Back to the Report

More publications like . . .

Federal Spending in California


Handout

[PDF] Financing Considerations for Potential State Healthcare Policy Changes

February 5, 2018 - Assembly Select Committee on Health Care Delivery Systems and Universal Coverage.

2/5/18: Correction to Figure 3.

Letter

[PDF] Single-Payer Health Care Proposal

June 16, 2008 - We analyzed SB 840 (Kuehl), which would establish in California a single-payer health care system and its companion financing mechanism.

Post

COVID-19: American Rescue Plan’s Major Health-Related Funding Provisions

May 6, 2021 - On March 11, 2021, the President signed into law the American Rescue Plan Act of 2021 (ARP Act)—a $1.9 trillion coronavirus disease 2019 relief package. This post highlights the health-related provisions of the ARP Act that provide significant funding directly to state/local health care and public health agencies, rural hospitals, home- and community-based services programs, subsidized individual market health coverage programs, and public behavioral health services. Where possible, based on currently available information, we provide an estimate of the funding allocations to California governments and other entities in the state. While this post reflects our best understanding of the high-level content and implications of this legislation as of late April, we will update the post as new information and clarifications become available.

Post

COVID-19: Federal Health-Related Response

March 23, 2020 - This initial post highlights key federal actions in response to the coronavirus disease 2019 (COVID-19)—through March 19, 2020—relating to public health broadly and individual health care. We discuss three sets of federal actions—(1) a federal legislative package focused on public health infrastructure, (2) a declaration of national emergency that opened the door for the state to apply for increased flexibility in the delivery of Medicaid services, and (3) a federal legislative package that provides for increased federal Medicaid funding and universal coverage of COVID-19 testing without cost sharing.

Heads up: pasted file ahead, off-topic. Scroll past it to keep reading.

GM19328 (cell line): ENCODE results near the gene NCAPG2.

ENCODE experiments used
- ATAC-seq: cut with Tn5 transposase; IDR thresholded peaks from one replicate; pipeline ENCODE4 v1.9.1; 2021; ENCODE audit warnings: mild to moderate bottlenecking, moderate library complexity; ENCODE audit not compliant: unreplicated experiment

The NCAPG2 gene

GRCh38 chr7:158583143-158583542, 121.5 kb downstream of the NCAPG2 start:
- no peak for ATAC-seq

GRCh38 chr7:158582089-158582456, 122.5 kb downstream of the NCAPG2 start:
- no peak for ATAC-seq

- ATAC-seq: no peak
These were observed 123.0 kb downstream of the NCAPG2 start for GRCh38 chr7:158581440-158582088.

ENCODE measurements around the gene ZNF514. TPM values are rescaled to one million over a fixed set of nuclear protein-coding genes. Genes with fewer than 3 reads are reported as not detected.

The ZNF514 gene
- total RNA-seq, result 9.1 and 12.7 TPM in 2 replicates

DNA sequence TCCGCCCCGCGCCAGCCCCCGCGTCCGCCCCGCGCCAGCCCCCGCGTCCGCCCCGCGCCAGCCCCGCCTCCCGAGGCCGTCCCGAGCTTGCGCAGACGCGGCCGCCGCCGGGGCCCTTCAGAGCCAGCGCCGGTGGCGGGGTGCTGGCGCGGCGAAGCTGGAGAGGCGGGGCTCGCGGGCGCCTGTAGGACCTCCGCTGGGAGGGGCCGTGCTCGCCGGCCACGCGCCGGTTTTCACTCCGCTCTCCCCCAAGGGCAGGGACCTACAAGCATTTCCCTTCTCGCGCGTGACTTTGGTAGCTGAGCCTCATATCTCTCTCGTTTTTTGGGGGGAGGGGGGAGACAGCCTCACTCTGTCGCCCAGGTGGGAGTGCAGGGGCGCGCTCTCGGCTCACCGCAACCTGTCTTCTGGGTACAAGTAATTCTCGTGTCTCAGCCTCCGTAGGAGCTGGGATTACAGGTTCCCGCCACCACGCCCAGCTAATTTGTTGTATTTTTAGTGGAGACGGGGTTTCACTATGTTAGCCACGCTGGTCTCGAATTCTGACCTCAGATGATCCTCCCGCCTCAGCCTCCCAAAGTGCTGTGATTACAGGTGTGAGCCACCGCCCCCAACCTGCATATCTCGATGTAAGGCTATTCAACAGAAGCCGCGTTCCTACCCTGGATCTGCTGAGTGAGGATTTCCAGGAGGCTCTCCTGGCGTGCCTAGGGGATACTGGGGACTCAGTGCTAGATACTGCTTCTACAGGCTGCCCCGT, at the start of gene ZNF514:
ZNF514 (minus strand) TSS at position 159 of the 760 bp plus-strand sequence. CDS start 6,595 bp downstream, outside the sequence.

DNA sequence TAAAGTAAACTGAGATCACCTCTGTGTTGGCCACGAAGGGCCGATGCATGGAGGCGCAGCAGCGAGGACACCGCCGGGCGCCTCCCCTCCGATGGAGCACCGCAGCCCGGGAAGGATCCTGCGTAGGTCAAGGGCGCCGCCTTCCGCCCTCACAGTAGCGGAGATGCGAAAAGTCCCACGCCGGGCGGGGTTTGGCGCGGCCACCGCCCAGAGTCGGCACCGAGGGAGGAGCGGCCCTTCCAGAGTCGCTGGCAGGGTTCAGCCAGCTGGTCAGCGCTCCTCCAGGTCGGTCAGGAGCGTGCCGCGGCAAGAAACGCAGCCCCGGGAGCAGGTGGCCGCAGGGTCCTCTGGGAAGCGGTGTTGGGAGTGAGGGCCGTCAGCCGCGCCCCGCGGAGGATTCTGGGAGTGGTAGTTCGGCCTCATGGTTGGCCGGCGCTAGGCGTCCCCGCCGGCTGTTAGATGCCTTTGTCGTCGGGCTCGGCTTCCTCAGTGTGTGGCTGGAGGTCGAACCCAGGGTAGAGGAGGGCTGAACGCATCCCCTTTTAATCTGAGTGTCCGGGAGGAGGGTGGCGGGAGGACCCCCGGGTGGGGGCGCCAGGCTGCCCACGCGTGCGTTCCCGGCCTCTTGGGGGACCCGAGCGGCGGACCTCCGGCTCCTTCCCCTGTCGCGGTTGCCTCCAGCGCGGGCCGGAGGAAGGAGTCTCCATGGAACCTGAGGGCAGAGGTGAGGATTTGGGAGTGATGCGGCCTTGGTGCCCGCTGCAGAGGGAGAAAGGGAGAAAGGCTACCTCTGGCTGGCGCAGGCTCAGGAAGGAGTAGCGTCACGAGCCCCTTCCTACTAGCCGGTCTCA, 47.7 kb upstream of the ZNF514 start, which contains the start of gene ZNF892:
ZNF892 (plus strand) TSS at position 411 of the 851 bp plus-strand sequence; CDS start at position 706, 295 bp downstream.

Post

Section 1115 Waiver Renewal: Key Medi-Cal Financing Issues Remain Outstanding

October 13, 2015 - Earlier this year, California submitted a proposal to renew its Section 1115 waiver, which is due to expire at the end of October. The state is currently negotiating with the federal government over the terms and conditions of this waiver renewal. In this post, we examine key issues and concerns related to the availability of federal funding for California’s proposal. The post provides a primer on how Section 1115 waivers are generally financed, an overview of California’s proposal, and a discussion of the challenges the proposal faces within that financing structure.

Report

[PDF] The 1997-98 Budget Act and Related Legislation

October 8, 1997 - The 1997-98 budget, signed into law by Governor Wilson on August 18, 1997, authorizes total state spending of $67.2 billion, including $52.8 billion from the General Fund and $14.4 billion from special funds.

Report

Major Expenditure Proposals in the 2005-06 Budget

February 22, 2005 - We discuss several of the most significant spending proposals in the budget.

Report

Hospitals Face Financial Headaches

February 20, 2002 - California hospitals face significant financial pressures in the next several years, particularly from recent federal regulations limiting the amount the state can pay public hospitals participating in Medi-Cal. We recommend steps the Legislature could take even in difficult fiscal times to deal with problems faced by hospitals.

Handout

Federal Expansion of Children's Health Coverage Potential Savings That Could Provide Sources of State and Local Matching Funds

July 17, 1997 - The House and Senate budget reconciliation bills currently pending in Congress both provide additional funds for the states to expand health care coverage for low-income children. The Senate bill authorizes expansion to cover children in families with incomes up to 200 percent of the federal poverty level, while the House bill allows coverage in families with incomes up to 300 percent of the poverty level. Both bills require a state match, but at a lower matching rate than under the Medi-Cal Program.